It’s obvious but bears stating anyway: The only reason Pelosi thinks she can get away with trying to get a Democratic policy wishlist passed at a moment of dire economic emergency is because she trusts that the media will run interference for her and her party.
As I write this at 6 p.m. ET, this is the headline for today’s lead editorial at the New York Times:
I don’t know what Pelosi’s endgame is here. Obviously she’ll have to back off her demands; Republicans aren’t going to enact the Democratic agenda just because they need House votes to get money flowing to laid off people. Dan Foster offers this grim possibility:
The terrifying truth about Democratic obstruction:
It isn’t that they don’t care about causing further economic damage.
It’s that they made the calculation that further significant damage is unavoidable, and they might as try to get some of their priorities done.
— Daniel Foster (@DanFosterType) March 23, 2020
Maybe. But again, that strategy only works if you assume that the GOP will be blamed at least as much as Democrats will for the delay in getting checks out to people. She’d behave differently right now, even if she thought economic devastation were inevitable, if she feared that the press would hold her party accountable for larding up negotiations with demands unrelated to the crisis. But they won’t, so she isn’t.
“Hostage-taking” is what they called this when the GOP tried to condition debt-ceiling hikes on Dems agreeing to certain Republican priorities back in the tea-party days. We’ve never had a crisis in American history like the one we have now, yet here’s Pelosi ransoming checks that people need to pay their rent in return for concessions on stuff like emissions standards. It’s unimaginable yet somehow real. Like everything else these days.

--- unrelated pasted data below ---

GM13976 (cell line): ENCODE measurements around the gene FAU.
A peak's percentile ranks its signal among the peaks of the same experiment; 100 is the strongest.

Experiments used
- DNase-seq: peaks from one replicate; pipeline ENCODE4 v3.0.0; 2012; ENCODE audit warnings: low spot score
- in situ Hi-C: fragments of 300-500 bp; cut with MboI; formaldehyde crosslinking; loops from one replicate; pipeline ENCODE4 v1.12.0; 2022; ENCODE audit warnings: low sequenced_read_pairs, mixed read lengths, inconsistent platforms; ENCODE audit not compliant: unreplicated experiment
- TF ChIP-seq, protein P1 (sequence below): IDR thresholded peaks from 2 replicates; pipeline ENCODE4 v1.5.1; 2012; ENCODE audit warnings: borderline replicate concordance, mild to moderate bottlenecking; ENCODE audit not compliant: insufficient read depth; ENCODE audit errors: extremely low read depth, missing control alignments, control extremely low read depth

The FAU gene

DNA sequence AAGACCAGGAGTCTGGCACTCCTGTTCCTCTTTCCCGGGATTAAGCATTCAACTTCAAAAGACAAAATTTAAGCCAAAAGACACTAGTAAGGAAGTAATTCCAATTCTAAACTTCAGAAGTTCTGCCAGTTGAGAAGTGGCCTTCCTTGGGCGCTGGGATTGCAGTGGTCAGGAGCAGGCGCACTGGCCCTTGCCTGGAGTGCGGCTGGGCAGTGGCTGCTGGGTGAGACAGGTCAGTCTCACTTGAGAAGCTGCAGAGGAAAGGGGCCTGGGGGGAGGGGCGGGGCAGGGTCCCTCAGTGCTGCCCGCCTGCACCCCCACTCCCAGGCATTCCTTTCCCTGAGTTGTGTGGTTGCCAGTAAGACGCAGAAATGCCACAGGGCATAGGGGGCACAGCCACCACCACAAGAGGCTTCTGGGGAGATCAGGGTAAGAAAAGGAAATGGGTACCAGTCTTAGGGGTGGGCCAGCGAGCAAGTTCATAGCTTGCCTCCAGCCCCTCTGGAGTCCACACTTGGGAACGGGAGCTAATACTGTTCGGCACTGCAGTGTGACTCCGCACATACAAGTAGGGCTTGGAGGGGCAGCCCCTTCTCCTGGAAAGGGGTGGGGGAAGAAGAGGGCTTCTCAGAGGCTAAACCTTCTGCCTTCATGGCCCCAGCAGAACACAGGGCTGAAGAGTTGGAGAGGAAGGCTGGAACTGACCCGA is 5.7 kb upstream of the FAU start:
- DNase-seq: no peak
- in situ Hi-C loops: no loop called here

You would think that if she wanted to slow down the bill in order to scapegoat Republicans for the delay, she’d focus on Democratic complaints that the Senate bill sets up a $500 billion “slush fund” for Steve Mnuchin to reward favored interests. That complaint is overstated — the House’s own bill sets up a similar $150 billion supposed “slush fund” — but at least it’s good populist political fodder. Windmills are … not a good reason. But when you don’t need to worry about accountability, you don’t need to have good reasons for what you do.
This deal, which is urgently needed, apparently will not get written up tonight even though millions of people are eight days away from having to pay rent and mortgages. Here’s Cruz making his righteous contempt for Democratic tactics known on the Senate floor today.